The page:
Yesterday, Instagram launched version 3.0 of their iOS and Android app. Along with some new UI improvements, the coolest thing about the update is the new Photo Maps feature which allows users to organize photos via geo-location data to provide more interesting narratives for their followers.
The new Photo Maps feature is great, but it comes with some privacy concerns. Private user photos that are added to a Photo Map are viewable to any Android Instagram user thanks to a bug in the 3.0 update.
Once a user turns on Privacy, Instagram’s policy is that anyone who wants to see your photos, followers, or following list, will have to send you a follow request. No follow request, no access to pictures or the Photo Map.
Only the private user and their approved followers will be able to see that photo on a Photo Map. Private users’ images, even when geotagged, are hidden from the public.
Right now that’s not actually the case.
Here’s what a private user screen looks like on Instagram 3.0 on both iOS and Android.
iPhone users don’t even see “Photo Map” as an option, which is great and how things should be. But Android users can see the Photo Map option on a private user and tap on it, which will then take them to a Photo Map, like this one, where they can roam around looking at all of the private users’s photos:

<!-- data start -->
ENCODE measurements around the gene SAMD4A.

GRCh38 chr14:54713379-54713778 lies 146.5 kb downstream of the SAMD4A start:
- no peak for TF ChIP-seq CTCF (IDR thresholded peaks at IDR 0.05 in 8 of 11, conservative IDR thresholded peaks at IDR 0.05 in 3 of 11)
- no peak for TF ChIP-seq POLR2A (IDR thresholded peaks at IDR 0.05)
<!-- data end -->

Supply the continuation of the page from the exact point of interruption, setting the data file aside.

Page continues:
Even if an Instagrammer is using an iPhone as their device, it still won’t prevent Android users from being able to see their photos. The only saving grace of the bug is that it doesn’t expose all of a private user’s photos. It only exposes the photos that are on Photo Map.
If your account is private and you don’t add a picture to Photo Map it will stay private to both Android and iOS users. However, Instagram is trying to push all users to use Photo Map and most of them don’t know it comes with privacy risks.
The first thing users see after they update to Instagram 3.0 is a big message encouraging them to use Photo Maps. Instagram has even made it super quick to get started by gathering all your photos that contain geo-location data, and adding them to the Photo Map by default. It’s a great way to get people to use a new feature, but they should be alerted by Instagram about the privacy changes involved when doing so.
Update: Instagram’s team just emailed us saying they made a quick fix to the app so that Android users can’t access private photos via Photo Map.
The fix isn’t a full app update that removes the option to tap a private user’s Photo Map button, comparable to the iOS version, but now when Android users attempt to access a private Photo Map they are met with a loading error on the Photo Map page as seen in the screenshot below.
Update 2: Instagram released an update this evening for their Android app. The new update completely blocks access to private users’s Photo Maps by greying out the “Photo Map” button on private users for everyone but their approved followers. Hats off to Instagram for releasing two fixes to the privacy issue in freaky fast time.